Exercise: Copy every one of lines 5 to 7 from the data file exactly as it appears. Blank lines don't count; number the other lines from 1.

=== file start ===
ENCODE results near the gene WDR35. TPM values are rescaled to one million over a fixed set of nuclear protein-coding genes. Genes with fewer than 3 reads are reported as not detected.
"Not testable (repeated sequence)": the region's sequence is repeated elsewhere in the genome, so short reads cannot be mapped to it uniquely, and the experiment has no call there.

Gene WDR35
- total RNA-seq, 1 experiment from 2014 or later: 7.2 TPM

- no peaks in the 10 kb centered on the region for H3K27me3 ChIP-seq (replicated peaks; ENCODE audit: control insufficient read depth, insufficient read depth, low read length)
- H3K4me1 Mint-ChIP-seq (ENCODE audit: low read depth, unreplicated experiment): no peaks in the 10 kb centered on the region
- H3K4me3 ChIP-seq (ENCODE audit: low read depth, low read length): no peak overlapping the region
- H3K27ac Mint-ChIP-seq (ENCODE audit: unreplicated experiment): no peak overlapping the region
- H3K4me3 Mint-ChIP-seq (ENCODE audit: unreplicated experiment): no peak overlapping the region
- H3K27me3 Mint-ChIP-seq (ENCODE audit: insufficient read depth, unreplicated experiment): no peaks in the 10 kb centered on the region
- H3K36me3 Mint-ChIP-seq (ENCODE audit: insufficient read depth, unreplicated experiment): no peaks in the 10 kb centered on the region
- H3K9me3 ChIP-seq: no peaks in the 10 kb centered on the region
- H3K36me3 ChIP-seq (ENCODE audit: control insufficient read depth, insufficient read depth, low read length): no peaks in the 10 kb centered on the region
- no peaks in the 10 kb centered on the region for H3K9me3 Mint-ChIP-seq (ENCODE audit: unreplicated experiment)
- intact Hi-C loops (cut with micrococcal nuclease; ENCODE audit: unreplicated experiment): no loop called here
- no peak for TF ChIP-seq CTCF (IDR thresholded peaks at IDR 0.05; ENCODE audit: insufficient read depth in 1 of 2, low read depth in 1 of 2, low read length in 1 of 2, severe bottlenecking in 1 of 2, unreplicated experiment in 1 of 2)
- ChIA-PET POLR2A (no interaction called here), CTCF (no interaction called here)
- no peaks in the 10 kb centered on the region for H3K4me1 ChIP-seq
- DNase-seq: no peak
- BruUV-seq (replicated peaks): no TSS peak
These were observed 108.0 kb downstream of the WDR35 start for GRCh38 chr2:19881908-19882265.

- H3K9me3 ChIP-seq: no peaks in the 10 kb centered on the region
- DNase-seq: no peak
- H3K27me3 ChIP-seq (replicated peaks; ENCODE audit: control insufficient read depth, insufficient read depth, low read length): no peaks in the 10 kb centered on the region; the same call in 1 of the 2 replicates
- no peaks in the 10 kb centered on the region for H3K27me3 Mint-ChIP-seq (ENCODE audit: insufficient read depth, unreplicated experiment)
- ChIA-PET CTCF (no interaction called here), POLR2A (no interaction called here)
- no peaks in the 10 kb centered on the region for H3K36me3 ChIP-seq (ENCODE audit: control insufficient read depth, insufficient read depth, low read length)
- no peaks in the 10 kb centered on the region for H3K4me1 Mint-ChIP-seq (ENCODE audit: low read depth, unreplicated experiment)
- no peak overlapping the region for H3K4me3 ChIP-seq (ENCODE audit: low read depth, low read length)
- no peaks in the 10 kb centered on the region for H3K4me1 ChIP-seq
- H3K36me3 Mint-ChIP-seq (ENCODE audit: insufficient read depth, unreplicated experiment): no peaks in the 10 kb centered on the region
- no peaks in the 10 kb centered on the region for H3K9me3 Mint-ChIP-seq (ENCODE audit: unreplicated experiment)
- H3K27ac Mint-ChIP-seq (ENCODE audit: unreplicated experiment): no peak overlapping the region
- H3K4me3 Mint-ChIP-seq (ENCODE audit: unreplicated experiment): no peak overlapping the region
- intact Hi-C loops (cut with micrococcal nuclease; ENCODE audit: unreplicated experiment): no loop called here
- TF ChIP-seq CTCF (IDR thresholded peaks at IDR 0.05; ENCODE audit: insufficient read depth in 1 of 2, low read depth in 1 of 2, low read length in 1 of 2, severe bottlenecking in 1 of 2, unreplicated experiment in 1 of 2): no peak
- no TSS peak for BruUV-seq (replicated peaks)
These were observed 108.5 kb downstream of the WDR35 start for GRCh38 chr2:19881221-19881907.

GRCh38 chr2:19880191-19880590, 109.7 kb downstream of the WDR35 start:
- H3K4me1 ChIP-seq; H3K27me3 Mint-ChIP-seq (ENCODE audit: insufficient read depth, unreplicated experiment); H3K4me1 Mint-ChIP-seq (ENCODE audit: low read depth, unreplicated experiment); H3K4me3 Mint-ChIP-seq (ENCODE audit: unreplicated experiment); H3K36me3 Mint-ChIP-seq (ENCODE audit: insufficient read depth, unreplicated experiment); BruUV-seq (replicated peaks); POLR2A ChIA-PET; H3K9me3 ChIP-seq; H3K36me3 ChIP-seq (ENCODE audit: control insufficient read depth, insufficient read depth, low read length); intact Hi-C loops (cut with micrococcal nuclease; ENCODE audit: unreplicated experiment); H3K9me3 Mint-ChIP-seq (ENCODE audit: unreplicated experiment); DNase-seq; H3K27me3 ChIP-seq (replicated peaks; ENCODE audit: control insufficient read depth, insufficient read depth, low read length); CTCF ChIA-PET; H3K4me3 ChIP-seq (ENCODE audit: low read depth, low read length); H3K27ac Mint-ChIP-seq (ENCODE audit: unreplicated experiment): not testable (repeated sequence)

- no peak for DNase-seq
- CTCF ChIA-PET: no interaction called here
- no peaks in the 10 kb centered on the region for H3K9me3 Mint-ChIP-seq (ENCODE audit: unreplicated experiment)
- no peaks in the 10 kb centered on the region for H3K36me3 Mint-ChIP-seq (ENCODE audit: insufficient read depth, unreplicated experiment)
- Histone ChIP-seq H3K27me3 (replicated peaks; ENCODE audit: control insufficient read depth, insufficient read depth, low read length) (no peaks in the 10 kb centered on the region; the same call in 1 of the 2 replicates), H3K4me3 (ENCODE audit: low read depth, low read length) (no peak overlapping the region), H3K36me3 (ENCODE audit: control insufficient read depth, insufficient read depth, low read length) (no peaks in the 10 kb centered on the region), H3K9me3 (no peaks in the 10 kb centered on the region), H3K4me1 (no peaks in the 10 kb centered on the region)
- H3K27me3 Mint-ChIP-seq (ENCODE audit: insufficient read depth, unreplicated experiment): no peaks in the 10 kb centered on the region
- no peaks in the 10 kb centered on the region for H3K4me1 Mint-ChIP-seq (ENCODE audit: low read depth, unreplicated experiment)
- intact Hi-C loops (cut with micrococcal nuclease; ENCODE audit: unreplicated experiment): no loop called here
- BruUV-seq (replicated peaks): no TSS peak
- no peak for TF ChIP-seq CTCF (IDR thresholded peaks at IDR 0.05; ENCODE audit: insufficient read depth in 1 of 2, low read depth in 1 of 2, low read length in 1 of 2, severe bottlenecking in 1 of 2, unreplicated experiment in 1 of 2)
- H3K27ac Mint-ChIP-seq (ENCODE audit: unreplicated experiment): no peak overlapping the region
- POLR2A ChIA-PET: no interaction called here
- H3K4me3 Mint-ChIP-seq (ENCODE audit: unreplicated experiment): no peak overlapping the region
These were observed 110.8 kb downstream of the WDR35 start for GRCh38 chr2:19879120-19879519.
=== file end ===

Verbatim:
- no peaks in the 10 kb centered on the region for H3K27me3 ChIP-seq (replicated peaks; ENCODE audit: control insufficient read depth, insufficient read depth, low read length)
- H3K4me1 Mint-ChIP-seq (ENCODE audit: low read depth, unreplicated experiment): no peaks in the 10 kb centered on the region
- H3K4me3 ChIP-seq (ENCODE audit: low read depth, low read length): no peak overlapping the region